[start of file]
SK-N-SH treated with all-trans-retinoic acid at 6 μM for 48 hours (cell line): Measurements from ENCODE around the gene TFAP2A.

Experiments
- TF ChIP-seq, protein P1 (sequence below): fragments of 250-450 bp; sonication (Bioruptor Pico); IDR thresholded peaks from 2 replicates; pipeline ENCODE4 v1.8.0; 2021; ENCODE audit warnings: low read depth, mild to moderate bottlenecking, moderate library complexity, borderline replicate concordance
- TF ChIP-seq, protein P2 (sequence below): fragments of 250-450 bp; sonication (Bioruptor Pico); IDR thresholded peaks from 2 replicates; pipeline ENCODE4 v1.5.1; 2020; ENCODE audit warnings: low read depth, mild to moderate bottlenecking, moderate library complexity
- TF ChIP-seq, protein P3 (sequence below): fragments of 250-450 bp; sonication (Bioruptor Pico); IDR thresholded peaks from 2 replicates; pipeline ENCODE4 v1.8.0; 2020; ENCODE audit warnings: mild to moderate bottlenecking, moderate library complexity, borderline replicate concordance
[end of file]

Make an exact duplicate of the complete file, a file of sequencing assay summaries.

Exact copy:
SK-N-SH treated with all-trans-retinoic acid at 6 μM for 48 hours (cell line): Measurements from ENCODE around the gene TFAP2A.

Experiments
- TF ChIP-seq, protein P1 (sequence below): fragments of 250-450 bp; sonication (Bioruptor Pico); IDR thresholded peaks from 2 replicates; pipeline ENCODE4 v1.8.0; 2021; ENCODE audit warnings: low read depth, mild to moderate bottlenecking, moderate library complexity, borderline replicate concordance
- TF ChIP-seq, protein P2 (sequence below): fragments of 250-450 bp; sonication (Bioruptor Pico); IDR thresholded peaks from 2 replicates; pipeline ENCODE4 v1.5.1; 2020; ENCODE audit warnings: low read depth, mild to moderate bottlenecking, moderate library complexity
- TF ChIP-seq, protein P3 (sequence below): fragments of 250-450 bp; sonication (Bioruptor Pico); IDR thresholded peaks from 2 replicates; pipeline ENCODE4 v1.8.0; 2020; ENCODE audit warnings: mild to moderate bottlenecking, moderate library complexity, borderline replicate concordance